The Colorado State University System is moving ahead with plans to launch a significant presence in Denver’s South Metro region early next year.
The CSU-South Metro project is part of a strategic effort to showcase a new model for higher education that caters to both students and the business community, demonstrating how graduate and undergraduate programs can be delivered in a scalable, innovative and collaborative format.
“This is something being driven by business leaders in the South Metro region, and we’re honored that they approached the CSU System as their first choice for a higher education partner,” CSU System Chancellor Mike Martin said. “We’ve looked very closely at this for nearly a year and see tremendous opportunity for the CSU System to bring real value to local students, families and industry in Denver’s South Metro area.”
The CSU System includes CSU in Fort Collins, CSU-Pueblo and the 100-percent online CSU-Global Campus. The South Metro region in Denver refers to the area that stretches from the Denver Tech Center south into Douglas County and from roughly Chatfield Reservoir on the west to Parker on the east.
“The CSU South Metro Denver presence is one of the last essential elements for us to prosper economically in this global environment,” said John Brackney, CEO of the South Metro Denver Chamber of Commerce. “We are deeply appreciative of CSU for its desire to leverage the strength of our businesses community, specifically in relationship to STEM disciplines, and for considering the possibilities of cooperative education in direct partnership with major employers. We also applaud the efforts in cooperation with other higher education systems. Business leaders have been advocating a 4-year public institute of higher education in South Metro Denver for decades and now, thanks to CSU, that vision is coming to reality soon.”
The first classes will begin in January 2014 and are part of a systems engineering master’s degree program from CSU in Fort Collins. In fall 2014, the CSU System will coordinate with its three campuses and other academic partners to include undergraduate degree offerings in business and nursing, with the prospect of adding more programs quickly based on community demand.
Start-up costs will be kept low by leveraging resources and faculty from all three CSU institutions to launch the CSU-South Metro venture, even looking at joint appointments with other regional higher education partners to ensure the availability of a strong faculty core. The CSU System is also coordinating with local community colleges to reduce or eliminate overlap and provide graduates with a clear pathway to a high-quality CSU education once they’ve completed appropriate lower division coursework or earned an associate’s degree.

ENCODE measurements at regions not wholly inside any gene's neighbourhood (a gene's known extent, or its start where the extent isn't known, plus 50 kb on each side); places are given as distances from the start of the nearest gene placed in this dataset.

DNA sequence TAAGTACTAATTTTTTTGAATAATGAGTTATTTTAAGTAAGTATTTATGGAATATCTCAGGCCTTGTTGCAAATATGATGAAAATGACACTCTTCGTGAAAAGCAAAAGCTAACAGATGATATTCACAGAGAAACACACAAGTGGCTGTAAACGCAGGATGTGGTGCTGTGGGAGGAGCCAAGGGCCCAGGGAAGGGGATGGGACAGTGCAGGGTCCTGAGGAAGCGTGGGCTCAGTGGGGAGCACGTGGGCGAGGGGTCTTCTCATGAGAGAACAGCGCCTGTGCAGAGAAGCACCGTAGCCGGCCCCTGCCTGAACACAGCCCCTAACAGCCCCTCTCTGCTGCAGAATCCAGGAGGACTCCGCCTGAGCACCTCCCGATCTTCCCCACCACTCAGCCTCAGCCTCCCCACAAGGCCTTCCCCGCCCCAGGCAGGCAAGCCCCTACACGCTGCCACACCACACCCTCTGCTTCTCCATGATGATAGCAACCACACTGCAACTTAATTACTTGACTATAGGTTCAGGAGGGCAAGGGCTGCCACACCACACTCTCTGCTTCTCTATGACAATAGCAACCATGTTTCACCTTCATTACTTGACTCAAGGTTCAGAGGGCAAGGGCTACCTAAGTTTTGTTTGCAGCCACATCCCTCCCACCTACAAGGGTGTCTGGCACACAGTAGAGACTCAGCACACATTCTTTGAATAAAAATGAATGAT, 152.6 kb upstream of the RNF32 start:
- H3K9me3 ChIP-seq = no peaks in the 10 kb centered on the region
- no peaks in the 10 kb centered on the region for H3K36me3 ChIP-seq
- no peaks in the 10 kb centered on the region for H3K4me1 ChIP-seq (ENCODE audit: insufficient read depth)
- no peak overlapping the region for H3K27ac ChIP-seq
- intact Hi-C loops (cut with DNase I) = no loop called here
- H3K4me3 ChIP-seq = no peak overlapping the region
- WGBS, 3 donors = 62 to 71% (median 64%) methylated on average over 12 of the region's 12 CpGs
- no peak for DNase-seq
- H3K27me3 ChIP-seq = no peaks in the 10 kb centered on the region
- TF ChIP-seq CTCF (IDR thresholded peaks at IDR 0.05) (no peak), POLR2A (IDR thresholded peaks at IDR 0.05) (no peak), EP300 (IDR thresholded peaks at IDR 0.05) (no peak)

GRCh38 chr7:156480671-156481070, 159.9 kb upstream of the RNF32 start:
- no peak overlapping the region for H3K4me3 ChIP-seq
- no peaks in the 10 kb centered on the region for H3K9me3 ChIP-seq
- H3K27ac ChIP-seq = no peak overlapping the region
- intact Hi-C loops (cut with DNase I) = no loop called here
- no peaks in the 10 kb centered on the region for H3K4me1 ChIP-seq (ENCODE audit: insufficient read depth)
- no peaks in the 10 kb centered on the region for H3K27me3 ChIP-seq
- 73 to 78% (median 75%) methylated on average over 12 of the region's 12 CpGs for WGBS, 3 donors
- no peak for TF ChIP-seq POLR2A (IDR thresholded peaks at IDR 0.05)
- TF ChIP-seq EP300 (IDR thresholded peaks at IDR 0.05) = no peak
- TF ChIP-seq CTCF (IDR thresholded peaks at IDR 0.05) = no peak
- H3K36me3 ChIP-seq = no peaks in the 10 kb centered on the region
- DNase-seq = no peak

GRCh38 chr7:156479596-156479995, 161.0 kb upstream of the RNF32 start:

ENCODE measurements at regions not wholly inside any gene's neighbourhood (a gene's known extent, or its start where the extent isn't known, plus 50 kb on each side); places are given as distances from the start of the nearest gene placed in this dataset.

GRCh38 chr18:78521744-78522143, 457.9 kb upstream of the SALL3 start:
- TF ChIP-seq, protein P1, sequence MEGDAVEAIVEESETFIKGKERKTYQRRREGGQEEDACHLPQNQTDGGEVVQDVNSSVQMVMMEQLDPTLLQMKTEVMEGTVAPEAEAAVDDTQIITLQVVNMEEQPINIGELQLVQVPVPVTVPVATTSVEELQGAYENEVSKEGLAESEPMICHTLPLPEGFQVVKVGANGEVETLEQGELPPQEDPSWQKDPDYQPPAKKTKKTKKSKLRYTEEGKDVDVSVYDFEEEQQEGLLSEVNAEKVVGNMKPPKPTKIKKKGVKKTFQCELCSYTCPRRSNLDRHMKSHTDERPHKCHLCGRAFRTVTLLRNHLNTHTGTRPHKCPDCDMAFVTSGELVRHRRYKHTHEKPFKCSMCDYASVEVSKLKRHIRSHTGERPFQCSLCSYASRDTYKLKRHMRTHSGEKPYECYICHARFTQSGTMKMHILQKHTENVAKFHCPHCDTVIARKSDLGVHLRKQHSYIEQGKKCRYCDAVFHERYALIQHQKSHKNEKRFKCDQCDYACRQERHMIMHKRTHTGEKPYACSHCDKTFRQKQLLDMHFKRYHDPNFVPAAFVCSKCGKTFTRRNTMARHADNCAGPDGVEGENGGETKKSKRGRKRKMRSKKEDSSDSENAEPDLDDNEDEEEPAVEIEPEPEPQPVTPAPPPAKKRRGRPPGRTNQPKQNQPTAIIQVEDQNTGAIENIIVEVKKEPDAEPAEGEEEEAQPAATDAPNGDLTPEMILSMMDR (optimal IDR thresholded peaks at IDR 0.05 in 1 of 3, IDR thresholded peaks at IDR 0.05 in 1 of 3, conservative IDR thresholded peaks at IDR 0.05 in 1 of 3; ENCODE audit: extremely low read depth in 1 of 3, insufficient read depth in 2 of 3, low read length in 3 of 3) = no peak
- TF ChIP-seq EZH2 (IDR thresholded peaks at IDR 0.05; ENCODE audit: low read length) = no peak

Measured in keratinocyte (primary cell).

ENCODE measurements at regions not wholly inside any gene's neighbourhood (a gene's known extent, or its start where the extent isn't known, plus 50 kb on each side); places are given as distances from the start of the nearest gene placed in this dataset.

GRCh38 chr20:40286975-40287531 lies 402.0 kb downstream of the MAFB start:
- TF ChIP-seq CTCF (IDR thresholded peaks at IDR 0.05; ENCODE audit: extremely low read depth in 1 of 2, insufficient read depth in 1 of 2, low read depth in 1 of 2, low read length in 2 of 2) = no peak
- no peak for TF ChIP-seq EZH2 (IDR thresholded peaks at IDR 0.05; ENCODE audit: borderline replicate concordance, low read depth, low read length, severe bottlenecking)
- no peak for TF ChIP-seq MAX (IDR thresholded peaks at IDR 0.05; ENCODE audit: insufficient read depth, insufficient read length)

“We want to partner with community colleges in this market so that graduates don’t have to leave Denver or commute to continue their college education,” Martin said. “This is one of the last highly populated regions in Colorado that is not being served in a meaningful way by a public 4-year institution of higher education, and we believe that through collaboration and partnerships the CSU System can help build a new model to deliver local, high-quality degree programs that meet the needs of the South Metro region’s students and businesses.”
Classes will be offered in a blended fashion; some courses will be taught with in-person instructors and others will be offered in an online format. Initially, on-site instruction will be delivered in local corporate training centers or in classroom space provided by education partners, but the CSU System is actively looking at opportunities to build a new facility in the region in the next three to five years.
Following nearly a year of detailed planning and due diligence, the CSU System Board of Governors approved a business plan for the CSU-South Metro project in August. In recent weeks, CSU College of Business Dean Ajay Menon was tapped to lead a committee that is charged with implementing the plan as well as branding, marketing and student recruitment. Menon recently completed his term as Colorado’s first chief innovation officer, where he laid the foundation for the mission of making Colorado the most innovative state in the nation.
“The CSU System’s three campuses already have high-quality programs that can be adapted and quickly delivered in Denver’s South Metro region,” Menon said. “Over the next few months, we’ll be looking more closely at how we bring those resources and assets online in a strategic and sustainable way that also meets regional needs and expectations.”
Ronald M. Sega, CSU’s vice president and Enterprise Executive for Energy and the Environment, will serve as a liaison to the business community in the South Metro region and as the lead academic advisor on engineering programs. Sega is a former NASA astronaut and retired major general in the U.S. Air Force.
“One of the real opportunities of the CSU-South Metro project is to provide key graduate-level programs that clearly fill strategic needs for the region’s business community,” Sega said. “I’m looking forward to meeting with our corporate partners in the coming weeks and months to discuss how we can serve them and support the region’s strong track record of economic growth.”
ABOUT THE CSU SYSTEM
The CSU System Board of Governors has nine voting members, appointed by the governor and confirmed by the State Senate, and six non-voting members who are faculty and student representatives from CSU, CSU-Global Campus and CSU-Pueblo. The board provides oversight to ensure effective management, accountability and leadership at all CSU System universities. More information: www.csusystem.edu.